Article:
• Kandl, John. The Politics of Keats’s Early Poetry, in The Cambridge Companion to Keats, ed. Susan J. Wolfson. Cambridge UP, 2001, 1-19.
  • Keach, William. Cockney Couplets: Keats and the Politics of Style. 2.25 Studies in Romanticism (1986): 182-96.
  • Keach, William. Byron Reads Keats in The Cambridge Companion to Keats, ed. Susan J. Wolfson. Cambridge UP, 2001.
  • Kelley, Theresa M. Poetics and the Politics of Reception: Keats’s ‘La Belle Dame sans Merci.’ English Literary History 54:2 (1987): 333–62.
  • Kelley, Theresa M. Keats and ‘Ekphrasis.’ In The Cambridge Companion to Keats, ed. Susan J. Wolfson. Cambridge UP, 2001.
  • Kern, Robert. Keats and the Problem of Romance, Philological Quarterly 58 (1979): 171-91.
  • Ketchian, Sonia. Keats and the Russian Poets. Birmingham: U of Birmingham Press, 2001.
  • Knoepflmacher, U. C. The Return of a Native Singer: Keats in Hardy’s Dorset. In Influence and Resistance in Nineteenth-Century Poetry. Ed. G. Kim Blank and Margot K. Louis. Macmillan, 1993, 112-30.
  • Kucich, Greg. Keats and English Poetry. In The Cambridge Companion to Keats. Ed. Susan J. Wolfson, 186-202. Cambridge: Cambridge UP, 2001.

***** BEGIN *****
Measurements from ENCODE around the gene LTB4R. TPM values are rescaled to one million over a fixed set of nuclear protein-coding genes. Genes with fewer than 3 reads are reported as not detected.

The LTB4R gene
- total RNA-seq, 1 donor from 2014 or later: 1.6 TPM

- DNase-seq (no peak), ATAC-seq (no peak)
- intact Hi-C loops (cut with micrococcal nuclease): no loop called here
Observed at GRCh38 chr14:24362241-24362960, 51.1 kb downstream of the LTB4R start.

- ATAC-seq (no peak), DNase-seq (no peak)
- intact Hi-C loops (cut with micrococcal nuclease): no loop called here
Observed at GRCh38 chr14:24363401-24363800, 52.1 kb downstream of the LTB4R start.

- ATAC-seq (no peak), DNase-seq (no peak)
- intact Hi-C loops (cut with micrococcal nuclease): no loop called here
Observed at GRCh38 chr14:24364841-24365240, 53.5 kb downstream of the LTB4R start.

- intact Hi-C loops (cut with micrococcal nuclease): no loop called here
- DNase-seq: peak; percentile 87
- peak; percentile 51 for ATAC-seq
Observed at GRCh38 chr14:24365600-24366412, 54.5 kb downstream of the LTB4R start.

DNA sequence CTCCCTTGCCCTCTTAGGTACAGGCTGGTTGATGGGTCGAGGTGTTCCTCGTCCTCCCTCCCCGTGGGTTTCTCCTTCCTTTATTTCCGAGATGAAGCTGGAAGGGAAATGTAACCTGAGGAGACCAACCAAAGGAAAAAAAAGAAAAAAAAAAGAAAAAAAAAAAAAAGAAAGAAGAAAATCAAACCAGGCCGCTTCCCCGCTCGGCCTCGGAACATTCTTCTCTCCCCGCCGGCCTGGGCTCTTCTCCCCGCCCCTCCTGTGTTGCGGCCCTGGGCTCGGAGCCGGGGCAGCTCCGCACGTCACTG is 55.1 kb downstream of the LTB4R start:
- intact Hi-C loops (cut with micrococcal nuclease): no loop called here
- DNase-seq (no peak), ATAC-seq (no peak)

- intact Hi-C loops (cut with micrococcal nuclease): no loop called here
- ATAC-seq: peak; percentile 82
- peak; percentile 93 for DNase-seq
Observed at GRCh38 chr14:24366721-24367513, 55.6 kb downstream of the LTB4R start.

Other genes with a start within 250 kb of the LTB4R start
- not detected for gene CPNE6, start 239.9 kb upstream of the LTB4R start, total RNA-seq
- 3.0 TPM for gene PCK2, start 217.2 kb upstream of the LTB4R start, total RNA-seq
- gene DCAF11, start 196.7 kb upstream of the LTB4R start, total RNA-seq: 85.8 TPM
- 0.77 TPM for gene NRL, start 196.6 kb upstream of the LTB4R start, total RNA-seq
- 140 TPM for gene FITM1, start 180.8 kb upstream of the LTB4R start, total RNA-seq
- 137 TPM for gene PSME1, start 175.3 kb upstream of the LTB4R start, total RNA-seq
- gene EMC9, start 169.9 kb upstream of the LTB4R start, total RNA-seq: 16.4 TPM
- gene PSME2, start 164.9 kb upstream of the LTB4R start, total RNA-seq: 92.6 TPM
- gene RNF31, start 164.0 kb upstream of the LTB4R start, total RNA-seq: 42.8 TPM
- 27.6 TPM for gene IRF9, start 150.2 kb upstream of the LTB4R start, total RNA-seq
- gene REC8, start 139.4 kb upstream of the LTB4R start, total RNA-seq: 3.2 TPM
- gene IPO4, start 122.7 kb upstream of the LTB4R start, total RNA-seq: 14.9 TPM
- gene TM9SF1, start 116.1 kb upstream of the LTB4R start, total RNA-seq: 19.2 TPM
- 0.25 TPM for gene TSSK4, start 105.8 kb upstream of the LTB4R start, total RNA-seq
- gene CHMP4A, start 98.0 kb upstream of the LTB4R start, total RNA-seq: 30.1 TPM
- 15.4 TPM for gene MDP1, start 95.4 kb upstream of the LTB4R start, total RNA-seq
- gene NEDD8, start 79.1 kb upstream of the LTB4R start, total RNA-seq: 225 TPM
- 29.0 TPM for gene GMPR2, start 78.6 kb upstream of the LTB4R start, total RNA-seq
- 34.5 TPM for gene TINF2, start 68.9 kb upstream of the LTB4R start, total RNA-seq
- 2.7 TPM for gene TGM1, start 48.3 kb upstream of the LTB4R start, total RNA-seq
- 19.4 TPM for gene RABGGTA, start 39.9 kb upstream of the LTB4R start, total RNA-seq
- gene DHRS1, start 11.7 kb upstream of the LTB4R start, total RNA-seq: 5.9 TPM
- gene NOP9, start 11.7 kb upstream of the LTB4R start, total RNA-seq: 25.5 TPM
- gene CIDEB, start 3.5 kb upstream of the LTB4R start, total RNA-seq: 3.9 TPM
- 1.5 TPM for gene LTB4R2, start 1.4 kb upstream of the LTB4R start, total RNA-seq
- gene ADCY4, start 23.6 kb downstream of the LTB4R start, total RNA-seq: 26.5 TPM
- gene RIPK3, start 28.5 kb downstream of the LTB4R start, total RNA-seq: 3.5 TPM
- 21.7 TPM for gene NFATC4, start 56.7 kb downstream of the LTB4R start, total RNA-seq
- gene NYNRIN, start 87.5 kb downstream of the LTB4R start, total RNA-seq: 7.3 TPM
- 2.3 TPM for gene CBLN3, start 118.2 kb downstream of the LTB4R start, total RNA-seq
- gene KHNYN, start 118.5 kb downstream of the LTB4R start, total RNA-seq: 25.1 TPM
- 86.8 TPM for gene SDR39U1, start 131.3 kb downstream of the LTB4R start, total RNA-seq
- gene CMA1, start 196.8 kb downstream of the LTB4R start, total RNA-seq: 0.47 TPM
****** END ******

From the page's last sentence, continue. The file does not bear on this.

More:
• Kucich, Greg. Keats, Shelley, and Romantic Spenserianism. University Park: Pennsylvania State UP, 1991.
  • Kucich, Greg. The Poetry of Mind in Keats’s Letters. Style 21 (1987): 76-94. (A terrific way to get into the letters.)
  • Lau, Beth, Keats’s Paradise Lost. Florida: U. of Florida P., 1998.
  • Lau, Beth. Keats’s Reading of the Romantic Poets. Ann Arbor: U. of Michigan Press, 1991.
  • Lau, Beth. Protest, ’Nativism,’ and Impersonation in the Works of Chatterton and Keats. Studies in Romanticism 42.4 (2003): 519-39.
  • Levinson, Marjorie. Keats’s Life of Allegory: The Origins of a Style. New York: Basil Blackwell, 1988. (A game-changing book.)
  • Levinson, Marjorie. The Dependent Fragment: ‘Hyperion’ and ‘The Fall of Hyperion’, in The Romantic Fragment Poem. Chapel Hill: U North Carolina P, 1986.
  • Li, Ou. Keats and Negative Capability. London: Bloomsbury, 2009.
  • Lockridge, Laurence S. Keats: the Ethics of Imagination. In Coleridge, Keats and the Imagination: Romanticism and Adam’s Dream. Edited by J. Robert Barth and John L. Mahoney, 143-73. Columbia: U. of Missouri P., 1990.
  • Luke, David. Keats’s Letters: Fragments of an Aesthetic of Fragments. Genre 11 (1978): 209-226.
  • Marggraf-Turley, Richard. Keats’s Boyish Imagination: The Politics of Immaturity. New York: Routledge, 2004.
  • Marsh, George L. and Newman I. White. Keats and the Periodicals of his Time. Modern Philology 30:1 (1934): 37-53.
  • Matthews, G. M., ed. Keats: The Critical Heritage. New York: Barnes and Noble, 1971.